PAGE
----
How can I access support?
The BMA recently released guidance describing various funding and support streams available to general practice. The first thing to do is consider what you actually need. In England, most of the funding is being allocated through CCGs, so contact them to see if they can help.
Dr Dean Eggitt, medical secretary at Doncaster LMC, told Pulse that he recommends all practices have a one-sheet business plan that they send to the CCG all year to access whatever funding is available, particularly around winter when funding streams tend to open up.
This should state specific examples of what you want, which could range from new hardware (like a spare ECG machine) to business training for the practice manager. The business plan should include: the problem, the potential solution, how much it’s going to cost, and how you’re going to prove that it had a positive outcome, with facts and figures to back up your argument.
What support is there if the practice is short of doctors?
If you are concerned about potential retirements, the Retained Doctor Scheme  helps support GPs who might otherwise leave general practice, but can’t work more than four sessions a week. It was updated in July 2016 to offer more money, which is available until June 2019. The enhanced payment is open to current retained GP (RGPs), GPs who are not currently practising and any GPs who can provide their GP dean with ‘compelling evidence that they are intending to leave practice and would do so without this scheme’. GPs must be on the performers list and intend to work less than 208 sessions a year.
The GP will be paid a bursary of up to £4,000, depending on the number of sessions they work and the practice can claim £76.92 per session that the RGP works (previously this was £59.18). To apply, download a form from your local deanery and send it to the local GP dean, who manages the scheme.
There is also a Clinical Pharmacists in General Practice scheme  to subsidise (but not fully fund) practice pharmacists, a follow-up to last year’s pilot. Details are expected before the end of the year, but the aim is one pharmacist per 30,000 of population and groups of practices will be expected to work together on bids. The GPC recommends starting to put together a bid now, as last year the turnaround from announcing the pilot to the closing date for applications was very short.
Can I get training for my staff?
There is £45m available over five years to train reception and clerical staff to carry out active signposting and managing clinical correspondence. This will be allocated to CCGs in autumn on a per-head-of-population basis to hand out appropriately.
There are 300 free places for the next three years to train individuals in leadership as part of a general practice improvement leader programme. The deadline for expressions of interest has now closed, but there may be more places available.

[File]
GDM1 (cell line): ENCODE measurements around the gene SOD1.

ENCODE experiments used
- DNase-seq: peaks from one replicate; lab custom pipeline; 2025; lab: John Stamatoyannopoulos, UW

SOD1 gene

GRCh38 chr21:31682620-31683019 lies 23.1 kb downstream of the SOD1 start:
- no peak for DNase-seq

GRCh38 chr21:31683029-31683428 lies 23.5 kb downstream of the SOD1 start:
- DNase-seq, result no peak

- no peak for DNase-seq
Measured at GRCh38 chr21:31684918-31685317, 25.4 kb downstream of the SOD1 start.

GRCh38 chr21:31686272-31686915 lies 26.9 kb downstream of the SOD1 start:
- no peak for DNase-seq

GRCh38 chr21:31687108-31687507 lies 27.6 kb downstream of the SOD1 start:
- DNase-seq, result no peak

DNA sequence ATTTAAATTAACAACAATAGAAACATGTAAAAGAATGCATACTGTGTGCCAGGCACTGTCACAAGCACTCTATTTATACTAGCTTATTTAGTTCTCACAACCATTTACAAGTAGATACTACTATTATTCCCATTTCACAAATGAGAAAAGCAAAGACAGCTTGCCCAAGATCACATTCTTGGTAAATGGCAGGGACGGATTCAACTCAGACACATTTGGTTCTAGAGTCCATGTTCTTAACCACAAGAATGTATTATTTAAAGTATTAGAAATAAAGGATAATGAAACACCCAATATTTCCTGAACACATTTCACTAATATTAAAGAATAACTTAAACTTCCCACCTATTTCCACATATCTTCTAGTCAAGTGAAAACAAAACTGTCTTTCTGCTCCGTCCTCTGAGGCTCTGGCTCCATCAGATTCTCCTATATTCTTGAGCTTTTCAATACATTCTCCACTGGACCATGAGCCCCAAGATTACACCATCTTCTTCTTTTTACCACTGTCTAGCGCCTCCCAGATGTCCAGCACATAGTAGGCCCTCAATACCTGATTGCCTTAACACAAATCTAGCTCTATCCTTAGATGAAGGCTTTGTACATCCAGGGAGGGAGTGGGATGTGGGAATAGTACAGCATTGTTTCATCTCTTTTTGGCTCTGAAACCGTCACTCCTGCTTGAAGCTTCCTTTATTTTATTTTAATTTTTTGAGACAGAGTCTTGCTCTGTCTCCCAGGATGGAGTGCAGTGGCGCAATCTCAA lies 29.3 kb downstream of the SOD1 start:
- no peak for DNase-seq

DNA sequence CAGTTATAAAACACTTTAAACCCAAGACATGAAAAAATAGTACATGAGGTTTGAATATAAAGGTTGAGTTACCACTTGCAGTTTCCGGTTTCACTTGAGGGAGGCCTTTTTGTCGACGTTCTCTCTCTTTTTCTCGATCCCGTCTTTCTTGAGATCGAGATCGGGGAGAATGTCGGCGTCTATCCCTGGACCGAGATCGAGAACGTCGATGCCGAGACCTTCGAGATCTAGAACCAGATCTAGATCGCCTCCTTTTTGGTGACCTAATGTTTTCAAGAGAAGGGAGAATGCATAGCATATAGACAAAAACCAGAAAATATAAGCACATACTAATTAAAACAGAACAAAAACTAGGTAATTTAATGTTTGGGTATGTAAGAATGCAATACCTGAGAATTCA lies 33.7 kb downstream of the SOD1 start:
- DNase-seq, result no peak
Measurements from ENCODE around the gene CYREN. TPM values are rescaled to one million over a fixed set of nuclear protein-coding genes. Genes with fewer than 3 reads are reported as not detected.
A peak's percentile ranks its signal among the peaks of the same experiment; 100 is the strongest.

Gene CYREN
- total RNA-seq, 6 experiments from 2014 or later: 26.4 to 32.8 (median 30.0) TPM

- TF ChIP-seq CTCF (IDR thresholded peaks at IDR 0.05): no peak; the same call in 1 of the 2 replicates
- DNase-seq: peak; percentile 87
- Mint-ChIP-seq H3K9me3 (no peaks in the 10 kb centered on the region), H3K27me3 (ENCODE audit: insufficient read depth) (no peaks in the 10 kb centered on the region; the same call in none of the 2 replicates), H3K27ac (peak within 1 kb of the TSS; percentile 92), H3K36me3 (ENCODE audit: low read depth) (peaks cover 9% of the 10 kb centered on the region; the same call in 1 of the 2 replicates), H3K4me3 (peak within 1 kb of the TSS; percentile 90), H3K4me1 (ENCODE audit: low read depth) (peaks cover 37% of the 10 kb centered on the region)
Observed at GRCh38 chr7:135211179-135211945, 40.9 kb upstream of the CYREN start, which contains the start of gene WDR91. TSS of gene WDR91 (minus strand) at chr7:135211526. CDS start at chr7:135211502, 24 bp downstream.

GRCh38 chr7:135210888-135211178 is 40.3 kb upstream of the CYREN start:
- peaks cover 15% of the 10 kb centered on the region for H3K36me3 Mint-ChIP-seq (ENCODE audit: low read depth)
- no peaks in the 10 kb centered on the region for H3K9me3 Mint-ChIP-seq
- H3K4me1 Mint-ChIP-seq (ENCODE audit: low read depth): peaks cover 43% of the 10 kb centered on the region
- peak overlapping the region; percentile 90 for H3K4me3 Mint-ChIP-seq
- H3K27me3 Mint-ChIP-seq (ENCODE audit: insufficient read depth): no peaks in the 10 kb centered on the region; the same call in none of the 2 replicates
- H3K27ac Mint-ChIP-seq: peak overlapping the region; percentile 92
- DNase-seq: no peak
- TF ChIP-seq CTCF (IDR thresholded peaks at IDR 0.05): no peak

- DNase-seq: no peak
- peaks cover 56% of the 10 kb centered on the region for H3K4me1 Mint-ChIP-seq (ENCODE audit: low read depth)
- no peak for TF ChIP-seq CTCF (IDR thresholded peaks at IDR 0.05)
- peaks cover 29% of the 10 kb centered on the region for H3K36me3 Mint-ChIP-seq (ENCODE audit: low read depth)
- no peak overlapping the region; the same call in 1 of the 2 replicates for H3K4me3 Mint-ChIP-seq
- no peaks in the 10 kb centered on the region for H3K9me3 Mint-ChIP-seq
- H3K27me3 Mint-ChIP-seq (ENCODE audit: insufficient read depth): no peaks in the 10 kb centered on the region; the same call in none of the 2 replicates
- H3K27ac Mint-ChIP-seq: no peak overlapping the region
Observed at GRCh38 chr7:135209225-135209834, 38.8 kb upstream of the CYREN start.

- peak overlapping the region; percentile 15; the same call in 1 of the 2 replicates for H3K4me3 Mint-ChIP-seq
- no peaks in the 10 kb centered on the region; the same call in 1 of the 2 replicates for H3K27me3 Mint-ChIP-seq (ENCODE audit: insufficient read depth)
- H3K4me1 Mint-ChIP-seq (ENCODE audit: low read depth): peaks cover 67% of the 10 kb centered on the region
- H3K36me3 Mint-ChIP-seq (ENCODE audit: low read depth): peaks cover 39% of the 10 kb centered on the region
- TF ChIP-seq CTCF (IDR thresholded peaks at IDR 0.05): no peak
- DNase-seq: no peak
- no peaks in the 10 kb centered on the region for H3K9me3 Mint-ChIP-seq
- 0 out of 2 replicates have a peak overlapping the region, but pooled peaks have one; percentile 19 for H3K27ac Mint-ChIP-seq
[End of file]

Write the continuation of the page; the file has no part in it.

Support for practice managers and practice nurse development has been promised, but there are no details yet.
Is there any support I can access if my practice is struggling?
NHS England has announced various funding streams to help practices. The General Practice Resilience Programme  is a four year £40m fund. Local teams (the CCG in most areas) will offer practices items from a ‘menu of support’ that includes: coaching or mentorship, support with workforce issues and change management and improvement support.
Local teams will identify eligible practices using local intelligence as well as some national criteria, which include CQC rating, low QOF achievement, lack of staff and support from the LMC, CCG or NHS England local area team (as this indicates that external bodies have significant concerns about the practice). Local teams should have identified practices for the £16m 2016/17 money by 18 October, but it is still worth sending a business plan to them in case there is flexibility in the deadline, or for future years of the GP resilience programme.
There is also the £10m Vulnerable Practices Fund . The deadline for areas to agree support for practices is 31 October, but some teams may not have allocated funding and not all the money has reached practices. Contact your CCG to find out if there is any funding available and if not you may be able to access the GP resilience programme.
What support is there if I’m struggling mentally?
From January 2017 GPs will be able to access a free confidential service for psychotherapy assessment and treatment. GPs will be able to access face-to-face support across 13 regions in England for general psychiatric assessment and treatment, addiction related health problems and one-to-one and group psychotherapy sessions, run by the Hurley Clinic. You will be able to access this through a confidential national self-referral phone line, website and app.
If you need support now and can travel to London, you can get treatment at the practitioners health programme there.
What support is there outside England?
Support outside England varies depending on region, so contact your local health board to see what support is available for you. In Wales, some health boards have employed additional doctors to plug gaps, in Scotland, some NHS boards offer direct support to practices, and in northern Ireland there is help on a case-by-case basis, but it will all vary depending on area.